STATE COLLEGE — The horn sounded to start a new series of drills. Leading his first official practice as Penn State’s coach, James Franklin headed right for his return men.
Special teams has rarely been a point of emphasis for the Nittany Lions during the limited time allowed during spring ball.
That’s about to change.
From all indications, Penn State is willing to live a bit more dangerously on special teams this season.
In 2013 especially, the special teams units were comprised heavily of walk-ons and freshmen. The shorthanded Lions weren’t willing to risk injury to most regulars by assigning them to block and tackle on returns.
“Probably as excited about special teams as any area on the team,” Franklin said. “Because if you look at us statistically the last year or so, it’s the area for most improvement, I think. It’s the area that we can make the biggest impact, and we’re committed to playing the best players on special teams.
“I think it’s a little bit (because of the) philosophy in the past, and I think that dealt with the sanctions and things like that. That was a way they were going to try to solve it with the sanctions. I don’t believe in that. I believe we’re going to play our best players.”
An area for improvement, indeed. Penn State is coming off a year in which it ranked 63rd in punt returns, 100th in kick returns and 107th in kick return defense, with that latter number including touchdowns surrendered to Purdue and Nebraska in November.
To that end, the Lions have an assistant with the formal title of special teams coordinator for the first time in nearly 20 years — Charles Huff, who will also coach running backs.
“I think a lot of times coaches give special teams lip service,” Franklin said. “I’m not saying that’s what’s happened here in the past, but I believe you’re going to play your best players in all three areas.
“Now we can’t have a guy starting on offense or defense and start on all four units on special teams either. You’ve got to have an understanding of that as well. … But hands-on experience is going to be the most important thing that we have.”
One player who might be able to improve the return game in a hurry just had his first Penn State practice Monday.
True freshman early enrollee De’Andre Thompkins has already been dubbed “the fastest guy on the team” by Franklin, who had him working with the kick returners right from the start.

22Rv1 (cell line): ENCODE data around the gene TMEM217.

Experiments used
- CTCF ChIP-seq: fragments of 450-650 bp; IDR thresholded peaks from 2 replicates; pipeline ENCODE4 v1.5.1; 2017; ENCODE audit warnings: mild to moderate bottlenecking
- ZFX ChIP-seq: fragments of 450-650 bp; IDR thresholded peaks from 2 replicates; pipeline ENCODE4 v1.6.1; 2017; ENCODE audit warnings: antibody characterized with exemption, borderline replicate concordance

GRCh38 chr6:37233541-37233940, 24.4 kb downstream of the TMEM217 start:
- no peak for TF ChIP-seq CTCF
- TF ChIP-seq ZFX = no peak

Penn State timed every player in the 40 earlier this month. Thompkins was right at the top of the list, though Franklin wouldn’t divulge an exact time other than “fast, yeah, very fast.”
“It’s to the same philosophy I said before,” Franklin said. “Special teams is just as important as offense and defense. If a guy can help us in that area, he’s going to play.”
Franklin has already made it clear that injury updates will be non-existent under his regime.
That apparently applies to spring practice as well. Franklin declined to provide any information about players who might be limited during spring ball because of injuries.
“I don’t think that’s fair to the kids. I don’t think that’s fair to the program,” Franklin said, explaining his reasoning. “I don’t see how that gives us any advantage, and I know (UCF coach George O’Leary, Penn State’s opening opponent) is listening to this press conference right now to try to get any advantage he can. So we won’t talk about any of those types of things.”
A quick scan of Holuba Hall during the opening practice, however, revealed some lingering issues.
Linebacker Ben Kline missed last spring to recover from shoulder surgery, and this offseason wasn’t any easier. Kline was scheduled to have two operations this winter — one to repair a torn pectoral that ended his 2013 campaign early and another on his shoulder, which continued to bother him in 2013.
Kline was suited up in a helmet and shorts like the rest of his teammates on Monday but stood off to the side during drills that involved the upper body.
A pair of redshirt freshmen, receiver DaeSean Hamilton and cornerback Kasey Gaines, both wore protection on their left arms. Gaines wore a splint while Hamilton’s wrist remained heavily padded as he continues to recover from the surgery that sidelined him for his entire first season on campus.
Hamilton ran routes and participated in drills but was unable to catch passes.
On the positive spectrum, two players who missed all of the 2013 season because of injury both appeared to participate fully. Senior defensive end Brad Bars (torn Achilles) and sophomore tight end Brent Wilkerson (back surgery) took part in drills during the open session with little to no issue.
The only notable absence was tight end Jesse James, who was said to be in class.
Three walk-ons depart
Quarterback Jack Seymour, lineman Austin Fiedler and linebacker Kyle Searfoss are not on the spring roster.
Penn State confirmed that all three former walk-ons will not return.